2019-06-15 10:08

    Set in the same world as the author’s Masks and Shadows, Congress of Secrets takes place in Vienna, 1814 at the great Congress of Vienna which marked the end of Napoleon’s rule across Europe and the meeting of leaders from countries both subjugated and victorious in the wars that deposed him. Against this backdrop, Caroline, a wealthy English widow and tourist at the Congress ingratiates herself with the players and noble onlooker. Unbeknownst to them, she is playing a part, returning to Vienna and her childhood home on a mission to face a villain and perform a rescue. Hijinks and plotting ensue, as Caroline tangles with the dark forces behind the powers collected in Vienna.I took the European History AP test (I got a 5!!! /brag) and consider myself to be a history buff and yet, I could barely remember what happened during the Congress of Vienna. Shame on me. Because it seems hella important to how the shape of Europe between Napolean and what we think of modern Europe ended up and because it was also apparently an amazing circus with heads of state, power-hungry politicians, nobility both with and without their lands, and assorted gawkers, revolutionaries, and concerned parties. Into this spectacle, Congress of Secrets is concerned with Caroline, a grown woman and a widow, who is in control of her wealth and destiny, with a mission of revenge and rescue. Sure, like Masks and Shadows, we get multiple points-of-view, including Caroline’s childhood friend Michael, also returning to Vienna to confront his own ghosts and secure his future, as well as the director of a troupe of players, Peter, who gets caught up in Michael’s machinations as well as those of the paranoid head of the Emperor’s secret police, but this is Carolina’s show. The elements of the story that I really appreciated were again that our heroine was no adolescent girl, but an adult woman who can plot and maneuver with the best of them. Also, *spoilers* she basically saves herself in the end, while Michael, who is most definitely the romantic lead and our hero, gets sidetracked and basically talks his way out of trouble instead of punching his way out. I am most definitely here for more historical fantasy set outside of Regency England starring grown-up and competent ladies.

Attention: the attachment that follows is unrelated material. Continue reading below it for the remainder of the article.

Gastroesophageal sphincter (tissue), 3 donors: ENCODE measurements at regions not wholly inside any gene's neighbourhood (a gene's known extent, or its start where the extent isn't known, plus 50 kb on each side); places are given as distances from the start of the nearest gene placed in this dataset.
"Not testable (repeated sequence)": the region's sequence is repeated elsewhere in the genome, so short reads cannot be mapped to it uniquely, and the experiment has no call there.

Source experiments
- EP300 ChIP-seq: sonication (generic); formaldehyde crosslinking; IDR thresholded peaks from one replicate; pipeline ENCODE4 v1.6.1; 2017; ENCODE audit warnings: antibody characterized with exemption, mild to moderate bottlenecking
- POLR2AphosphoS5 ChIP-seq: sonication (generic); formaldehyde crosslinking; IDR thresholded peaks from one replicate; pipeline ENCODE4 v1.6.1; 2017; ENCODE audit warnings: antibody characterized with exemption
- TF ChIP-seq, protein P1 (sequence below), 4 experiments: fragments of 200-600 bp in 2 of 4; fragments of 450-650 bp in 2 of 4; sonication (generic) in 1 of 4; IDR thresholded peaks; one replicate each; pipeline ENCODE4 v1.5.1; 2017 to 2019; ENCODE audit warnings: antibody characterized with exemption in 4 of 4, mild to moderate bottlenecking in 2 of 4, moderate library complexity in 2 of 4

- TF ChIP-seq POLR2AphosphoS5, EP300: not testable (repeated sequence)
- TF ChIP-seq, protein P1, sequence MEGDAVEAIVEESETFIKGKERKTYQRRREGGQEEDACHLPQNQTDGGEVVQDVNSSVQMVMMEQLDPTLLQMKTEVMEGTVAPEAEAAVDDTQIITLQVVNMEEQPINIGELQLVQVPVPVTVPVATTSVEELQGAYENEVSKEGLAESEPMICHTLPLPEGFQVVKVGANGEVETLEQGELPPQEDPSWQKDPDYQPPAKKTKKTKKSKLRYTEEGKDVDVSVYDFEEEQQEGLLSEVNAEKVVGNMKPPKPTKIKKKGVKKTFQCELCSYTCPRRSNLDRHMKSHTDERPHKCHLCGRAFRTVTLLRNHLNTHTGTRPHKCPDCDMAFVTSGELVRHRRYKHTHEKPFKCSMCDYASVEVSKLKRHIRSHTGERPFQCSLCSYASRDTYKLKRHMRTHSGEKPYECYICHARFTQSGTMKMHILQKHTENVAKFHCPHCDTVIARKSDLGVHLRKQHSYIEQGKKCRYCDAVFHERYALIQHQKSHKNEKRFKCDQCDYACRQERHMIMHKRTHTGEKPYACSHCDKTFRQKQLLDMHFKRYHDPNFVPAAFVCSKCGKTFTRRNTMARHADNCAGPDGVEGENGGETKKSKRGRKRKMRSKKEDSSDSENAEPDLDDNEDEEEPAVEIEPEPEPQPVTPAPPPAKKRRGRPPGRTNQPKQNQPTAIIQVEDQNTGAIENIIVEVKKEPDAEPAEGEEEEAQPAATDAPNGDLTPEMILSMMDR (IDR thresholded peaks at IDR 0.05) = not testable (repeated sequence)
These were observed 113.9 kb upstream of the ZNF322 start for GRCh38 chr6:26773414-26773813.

• Celia Yost
    2019-05-30 12:08

    I liked Masks and Shadows better, but this is still a good read. My main complaint is that while Karolina was awesome, every single male POV char is varying levels of infuriating. I'm sure it was on purpose, especially as couple of them were antagonists (which, I'm a hard sell on a villain POV where we just get to see how eeeevil they are. It's almost never actually necessary for the plot), but still. Also, there was a little too much reliance on the characters getting in each other's way because of bad communication, which is something that I tend to find irritating no matter how good the in-universe explanation. That said, I really appreciate Burgis picking a setting for a historical fantasy novel that's not Victorian England and overall I like her writing style. Plus, the research sounds fascinating--I will definitely have to track down the nonfiction books Burgis mentioned in the notes.